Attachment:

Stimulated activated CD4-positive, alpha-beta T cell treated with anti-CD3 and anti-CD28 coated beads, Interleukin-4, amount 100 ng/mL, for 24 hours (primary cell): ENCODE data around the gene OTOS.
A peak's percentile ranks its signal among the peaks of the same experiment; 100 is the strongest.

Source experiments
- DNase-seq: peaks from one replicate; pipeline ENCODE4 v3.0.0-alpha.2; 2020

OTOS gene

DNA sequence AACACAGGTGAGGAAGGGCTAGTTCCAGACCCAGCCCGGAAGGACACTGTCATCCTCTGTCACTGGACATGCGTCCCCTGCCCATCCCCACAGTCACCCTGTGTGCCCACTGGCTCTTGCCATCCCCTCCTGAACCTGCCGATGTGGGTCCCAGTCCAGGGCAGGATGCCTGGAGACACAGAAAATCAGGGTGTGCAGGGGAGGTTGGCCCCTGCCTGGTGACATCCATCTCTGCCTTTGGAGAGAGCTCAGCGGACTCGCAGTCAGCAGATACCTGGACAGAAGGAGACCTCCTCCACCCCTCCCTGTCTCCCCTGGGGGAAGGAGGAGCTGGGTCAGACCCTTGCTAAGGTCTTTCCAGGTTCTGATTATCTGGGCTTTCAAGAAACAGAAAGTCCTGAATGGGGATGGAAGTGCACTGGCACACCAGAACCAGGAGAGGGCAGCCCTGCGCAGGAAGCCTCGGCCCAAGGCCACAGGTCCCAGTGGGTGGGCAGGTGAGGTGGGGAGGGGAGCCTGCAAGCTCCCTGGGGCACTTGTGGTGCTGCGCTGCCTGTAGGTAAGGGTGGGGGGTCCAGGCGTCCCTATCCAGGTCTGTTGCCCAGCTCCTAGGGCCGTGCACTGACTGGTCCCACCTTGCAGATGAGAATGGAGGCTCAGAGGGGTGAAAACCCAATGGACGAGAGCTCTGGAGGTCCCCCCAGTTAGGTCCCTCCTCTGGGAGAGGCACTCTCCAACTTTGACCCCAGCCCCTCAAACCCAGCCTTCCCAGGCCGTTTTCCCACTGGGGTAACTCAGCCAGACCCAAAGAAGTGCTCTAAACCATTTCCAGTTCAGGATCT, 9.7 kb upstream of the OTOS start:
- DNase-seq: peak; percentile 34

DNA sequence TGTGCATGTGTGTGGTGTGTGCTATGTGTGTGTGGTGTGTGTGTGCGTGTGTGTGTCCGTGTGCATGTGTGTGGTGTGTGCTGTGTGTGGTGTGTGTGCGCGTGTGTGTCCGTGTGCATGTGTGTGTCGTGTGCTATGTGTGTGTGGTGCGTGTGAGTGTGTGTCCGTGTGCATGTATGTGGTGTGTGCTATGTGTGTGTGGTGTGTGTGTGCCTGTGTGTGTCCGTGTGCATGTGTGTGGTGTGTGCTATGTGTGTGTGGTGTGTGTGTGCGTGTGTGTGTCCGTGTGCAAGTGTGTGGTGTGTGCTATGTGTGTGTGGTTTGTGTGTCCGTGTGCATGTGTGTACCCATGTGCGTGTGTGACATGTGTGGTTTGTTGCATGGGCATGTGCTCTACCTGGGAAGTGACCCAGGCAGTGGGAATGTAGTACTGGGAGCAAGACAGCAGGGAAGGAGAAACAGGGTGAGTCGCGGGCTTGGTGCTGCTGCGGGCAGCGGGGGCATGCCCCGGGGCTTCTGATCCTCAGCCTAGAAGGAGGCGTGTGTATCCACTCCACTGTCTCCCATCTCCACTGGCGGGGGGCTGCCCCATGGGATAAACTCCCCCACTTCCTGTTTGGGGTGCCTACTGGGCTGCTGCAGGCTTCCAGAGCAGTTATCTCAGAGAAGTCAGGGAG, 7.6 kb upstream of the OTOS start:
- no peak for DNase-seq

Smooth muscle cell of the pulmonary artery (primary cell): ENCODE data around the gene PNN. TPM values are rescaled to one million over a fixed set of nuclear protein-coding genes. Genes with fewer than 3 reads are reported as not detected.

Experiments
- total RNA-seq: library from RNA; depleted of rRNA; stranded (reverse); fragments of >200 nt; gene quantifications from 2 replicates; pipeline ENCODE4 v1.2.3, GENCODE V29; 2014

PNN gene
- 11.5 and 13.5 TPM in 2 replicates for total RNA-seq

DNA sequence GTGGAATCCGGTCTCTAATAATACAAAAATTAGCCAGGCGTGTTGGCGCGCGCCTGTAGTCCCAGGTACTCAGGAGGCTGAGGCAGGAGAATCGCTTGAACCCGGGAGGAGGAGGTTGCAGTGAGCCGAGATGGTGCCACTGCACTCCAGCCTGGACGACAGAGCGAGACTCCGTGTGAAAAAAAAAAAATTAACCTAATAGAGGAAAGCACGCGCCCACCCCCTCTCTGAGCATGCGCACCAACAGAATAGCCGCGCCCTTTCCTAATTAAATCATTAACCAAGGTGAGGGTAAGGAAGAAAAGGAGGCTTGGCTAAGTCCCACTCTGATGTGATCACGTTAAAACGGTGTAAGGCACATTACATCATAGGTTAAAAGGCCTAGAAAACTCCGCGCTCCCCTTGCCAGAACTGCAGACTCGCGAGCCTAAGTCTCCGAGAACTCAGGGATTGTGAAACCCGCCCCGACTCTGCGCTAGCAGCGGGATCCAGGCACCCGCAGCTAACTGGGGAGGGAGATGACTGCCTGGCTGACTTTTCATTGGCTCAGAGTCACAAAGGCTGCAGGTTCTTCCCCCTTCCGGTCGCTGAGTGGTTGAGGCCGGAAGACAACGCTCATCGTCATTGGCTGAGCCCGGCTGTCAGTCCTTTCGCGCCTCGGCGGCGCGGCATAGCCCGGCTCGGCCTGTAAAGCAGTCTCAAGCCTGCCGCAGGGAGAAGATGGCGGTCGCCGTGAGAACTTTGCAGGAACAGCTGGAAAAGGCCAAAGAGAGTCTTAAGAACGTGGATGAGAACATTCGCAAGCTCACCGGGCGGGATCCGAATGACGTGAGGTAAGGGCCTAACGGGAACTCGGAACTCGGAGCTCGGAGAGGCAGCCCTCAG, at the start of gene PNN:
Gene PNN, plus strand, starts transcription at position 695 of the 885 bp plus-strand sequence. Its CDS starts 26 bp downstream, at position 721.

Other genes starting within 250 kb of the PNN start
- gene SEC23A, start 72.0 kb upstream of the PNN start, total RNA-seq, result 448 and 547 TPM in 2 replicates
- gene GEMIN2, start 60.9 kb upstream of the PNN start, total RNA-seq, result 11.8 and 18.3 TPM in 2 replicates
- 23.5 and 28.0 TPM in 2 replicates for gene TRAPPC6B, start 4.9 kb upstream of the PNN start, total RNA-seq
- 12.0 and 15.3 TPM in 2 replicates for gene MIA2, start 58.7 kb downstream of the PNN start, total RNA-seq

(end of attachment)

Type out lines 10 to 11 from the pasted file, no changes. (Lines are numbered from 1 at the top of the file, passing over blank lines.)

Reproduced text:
Smooth muscle cell of the pulmonary artery (primary cell): ENCODE data around the gene PNN. TPM values are rescaled to one million over a fixed set of nuclear protein-coding genes. Genes with fewer than 3 reads are reported as not detected.

Experiments